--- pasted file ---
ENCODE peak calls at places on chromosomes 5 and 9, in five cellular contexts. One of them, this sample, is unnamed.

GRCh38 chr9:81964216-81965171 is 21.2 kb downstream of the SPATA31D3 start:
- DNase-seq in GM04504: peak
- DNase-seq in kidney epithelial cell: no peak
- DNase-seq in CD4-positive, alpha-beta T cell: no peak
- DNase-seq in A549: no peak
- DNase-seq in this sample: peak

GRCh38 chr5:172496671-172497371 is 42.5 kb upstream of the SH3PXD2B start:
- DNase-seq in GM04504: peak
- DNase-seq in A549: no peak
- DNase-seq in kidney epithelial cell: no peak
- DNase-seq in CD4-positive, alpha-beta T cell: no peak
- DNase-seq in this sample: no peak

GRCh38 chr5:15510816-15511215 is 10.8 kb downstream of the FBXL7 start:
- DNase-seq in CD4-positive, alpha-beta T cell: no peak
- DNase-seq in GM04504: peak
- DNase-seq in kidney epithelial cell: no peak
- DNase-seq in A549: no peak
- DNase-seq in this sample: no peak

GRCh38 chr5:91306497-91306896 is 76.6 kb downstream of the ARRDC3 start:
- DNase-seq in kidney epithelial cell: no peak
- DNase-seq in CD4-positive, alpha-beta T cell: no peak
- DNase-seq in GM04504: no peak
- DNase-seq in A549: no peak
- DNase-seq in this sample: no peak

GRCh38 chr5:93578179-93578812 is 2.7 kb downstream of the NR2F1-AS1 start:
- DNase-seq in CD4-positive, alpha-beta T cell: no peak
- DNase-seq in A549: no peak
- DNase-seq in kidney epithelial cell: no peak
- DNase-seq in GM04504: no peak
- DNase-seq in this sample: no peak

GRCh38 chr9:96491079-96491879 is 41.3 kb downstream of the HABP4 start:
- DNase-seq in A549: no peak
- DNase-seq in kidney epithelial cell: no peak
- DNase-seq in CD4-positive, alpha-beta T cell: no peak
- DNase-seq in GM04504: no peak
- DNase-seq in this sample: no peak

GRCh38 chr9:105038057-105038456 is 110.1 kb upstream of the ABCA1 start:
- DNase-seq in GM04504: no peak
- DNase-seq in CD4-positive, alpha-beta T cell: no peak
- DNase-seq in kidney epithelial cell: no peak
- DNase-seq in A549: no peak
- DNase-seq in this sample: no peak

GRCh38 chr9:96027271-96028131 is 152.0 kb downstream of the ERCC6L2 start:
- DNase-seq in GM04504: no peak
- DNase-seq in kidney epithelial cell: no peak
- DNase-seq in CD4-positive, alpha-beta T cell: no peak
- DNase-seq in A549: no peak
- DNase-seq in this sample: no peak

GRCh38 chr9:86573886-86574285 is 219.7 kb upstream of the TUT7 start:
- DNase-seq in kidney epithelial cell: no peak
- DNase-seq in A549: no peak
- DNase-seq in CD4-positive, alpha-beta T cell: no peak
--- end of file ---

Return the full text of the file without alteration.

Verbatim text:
ENCODE peak calls at places on chromosomes 5 and 9, in five cellular contexts. One of them, this sample, is unnamed.

GRCh38 chr9:81964216-81965171 is 21.2 kb downstream of the SPATA31D3 start:
- DNase-seq in GM04504: peak
- DNase-seq in kidney epithelial cell: no peak
- DNase-seq in CD4-positive, alpha-beta T cell: no peak
- DNase-seq in A549: no peak
- DNase-seq in this sample: peak

GRCh38 chr5:172496671-172497371 is 42.5 kb upstream of the SH3PXD2B start:
- DNase-seq in GM04504: peak
- DNase-seq in A549: no peak
- DNase-seq in kidney epithelial cell: no peak
- DNase-seq in CD4-positive, alpha-beta T cell: no peak
- DNase-seq in this sample: no peak

GRCh38 chr5:15510816-15511215 is 10.8 kb downstream of the FBXL7 start:
- DNase-seq in CD4-positive, alpha-beta T cell: no peak
- DNase-seq in GM04504: peak
- DNase-seq in kidney epithelial cell: no peak
- DNase-seq in A549: no peak
- DNase-seq in this sample: no peak

GRCh38 chr5:91306497-91306896 is 76.6 kb downstream of the ARRDC3 start:
- DNase-seq in kidney epithelial cell: no peak
- DNase-seq in CD4-positive, alpha-beta T cell: no peak
- DNase-seq in GM04504: no peak
- DNase-seq in A549: no peak
- DNase-seq in this sample: no peak

GRCh38 chr5:93578179-93578812 is 2.7 kb downstream of the NR2F1-AS1 start:
- DNase-seq in CD4-positive, alpha-beta T cell: no peak
- DNase-seq in A549: no peak
- DNase-seq in kidney epithelial cell: no peak
- DNase-seq in GM04504: no peak
- DNase-seq in this sample: no peak

GRCh38 chr9:96491079-96491879 is 41.3 kb downstream of the HABP4 start:
- DNase-seq in A549: no peak
- DNase-seq in kidney epithelial cell: no peak
- DNase-seq in CD4-positive, alpha-beta T cell: no peak
- DNase-seq in GM04504: no peak
- DNase-seq in this sample: no peak

GRCh38 chr9:105038057-105038456 is 110.1 kb upstream of the ABCA1 start:
- DNase-seq in GM04504: no peak
- DNase-seq in CD4-positive, alpha-beta T cell: no peak
- DNase-seq in kidney epithelial cell: no peak
- DNase-seq in A549: no peak
- DNase-seq in this sample: no peak

GRCh38 chr9:96027271-96028131 is 152.0 kb downstream of the ERCC6L2 start:
- DNase-seq in GM04504: no peak
- DNase-seq in kidney epithelial cell: no peak
- DNase-seq in CD4-positive, alpha-beta T cell: no peak
- DNase-seq in A549: no peak
- DNase-seq in this sample: no peak

GRCh38 chr9:86573886-86574285 is 219.7 kb upstream of the TUT7 start:
- DNase-seq in kidney epithelial cell: no peak
- DNase-seq in A549: no peak
- DNase-seq in CD4-positive, alpha-beta T cell: no peak